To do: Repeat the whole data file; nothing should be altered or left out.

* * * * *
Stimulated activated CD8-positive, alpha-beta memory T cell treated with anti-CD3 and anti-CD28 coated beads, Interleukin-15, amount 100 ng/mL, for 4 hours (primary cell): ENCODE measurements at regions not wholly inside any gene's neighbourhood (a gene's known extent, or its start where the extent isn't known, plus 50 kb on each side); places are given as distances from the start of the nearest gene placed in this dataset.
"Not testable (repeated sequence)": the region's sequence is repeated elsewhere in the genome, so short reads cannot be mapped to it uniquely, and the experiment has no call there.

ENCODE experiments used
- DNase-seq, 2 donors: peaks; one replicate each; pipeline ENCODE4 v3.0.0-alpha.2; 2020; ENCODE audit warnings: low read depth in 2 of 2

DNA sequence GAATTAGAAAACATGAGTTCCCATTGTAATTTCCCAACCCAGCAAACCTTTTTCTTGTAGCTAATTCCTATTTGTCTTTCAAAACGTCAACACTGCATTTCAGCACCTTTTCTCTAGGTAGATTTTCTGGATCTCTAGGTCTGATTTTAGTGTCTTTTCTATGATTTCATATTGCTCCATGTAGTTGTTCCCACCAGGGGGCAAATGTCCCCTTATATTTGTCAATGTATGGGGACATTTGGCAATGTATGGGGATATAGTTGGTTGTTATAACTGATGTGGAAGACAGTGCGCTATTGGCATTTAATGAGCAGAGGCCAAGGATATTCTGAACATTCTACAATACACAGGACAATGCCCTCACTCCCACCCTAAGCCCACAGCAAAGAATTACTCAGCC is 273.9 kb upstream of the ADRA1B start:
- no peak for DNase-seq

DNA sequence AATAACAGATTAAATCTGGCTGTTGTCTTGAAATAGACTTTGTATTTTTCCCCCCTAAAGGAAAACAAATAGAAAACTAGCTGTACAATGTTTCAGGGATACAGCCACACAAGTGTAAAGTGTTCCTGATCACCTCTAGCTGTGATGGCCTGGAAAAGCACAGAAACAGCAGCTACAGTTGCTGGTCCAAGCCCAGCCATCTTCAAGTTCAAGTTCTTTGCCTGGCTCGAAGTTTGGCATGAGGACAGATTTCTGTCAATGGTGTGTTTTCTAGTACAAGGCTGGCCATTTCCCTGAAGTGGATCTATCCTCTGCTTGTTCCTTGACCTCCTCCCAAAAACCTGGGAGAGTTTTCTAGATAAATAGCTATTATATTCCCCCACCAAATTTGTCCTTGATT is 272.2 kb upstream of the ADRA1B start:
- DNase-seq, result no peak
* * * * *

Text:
Stimulated activated CD8-positive, alpha-beta memory T cell treated with anti-CD3 and anti-CD28 coated beads, Interleukin-15, amount 100 ng/mL, for 4 hours (primary cell): ENCODE measurements at regions not wholly inside any gene's neighbourhood (a gene's known extent, or its start where the extent isn't known, plus 50 kb on each side); places are given as distances from the start of the nearest gene placed in this dataset.
"Not testable (repeated sequence)": the region's sequence is repeated elsewhere in the genome, so short reads cannot be mapped to it uniquely, and the experiment has no call there.

ENCODE experiments used
- DNase-seq, 2 donors: peaks; one replicate each; pipeline ENCODE4 v3.0.0-alpha.2; 2020; ENCODE audit warnings: low read depth in 2 of 2

DNA sequence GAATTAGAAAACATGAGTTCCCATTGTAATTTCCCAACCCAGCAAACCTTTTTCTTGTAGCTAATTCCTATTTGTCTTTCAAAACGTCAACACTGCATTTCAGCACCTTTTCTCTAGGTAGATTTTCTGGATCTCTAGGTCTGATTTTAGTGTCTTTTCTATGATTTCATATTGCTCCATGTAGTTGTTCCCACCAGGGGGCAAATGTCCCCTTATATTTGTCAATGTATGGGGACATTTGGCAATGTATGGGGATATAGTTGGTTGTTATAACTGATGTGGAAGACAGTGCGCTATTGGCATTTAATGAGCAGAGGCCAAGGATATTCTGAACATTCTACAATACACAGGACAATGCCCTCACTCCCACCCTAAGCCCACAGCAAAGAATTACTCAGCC is 273.9 kb upstream of the ADRA1B start:
- no peak for DNase-seq

DNA sequence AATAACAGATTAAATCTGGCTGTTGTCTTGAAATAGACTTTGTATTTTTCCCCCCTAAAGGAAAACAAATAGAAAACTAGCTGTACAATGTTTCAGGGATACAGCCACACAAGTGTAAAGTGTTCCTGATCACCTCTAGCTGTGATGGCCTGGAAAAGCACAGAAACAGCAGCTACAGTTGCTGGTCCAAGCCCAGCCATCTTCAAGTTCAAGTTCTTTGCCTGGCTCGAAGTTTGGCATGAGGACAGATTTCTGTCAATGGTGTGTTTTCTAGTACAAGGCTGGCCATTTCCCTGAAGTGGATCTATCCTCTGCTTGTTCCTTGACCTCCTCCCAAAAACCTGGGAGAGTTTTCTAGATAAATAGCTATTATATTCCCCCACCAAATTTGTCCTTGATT is 272.2 kb upstream of the ADRA1B start:
- DNase-seq, result no peak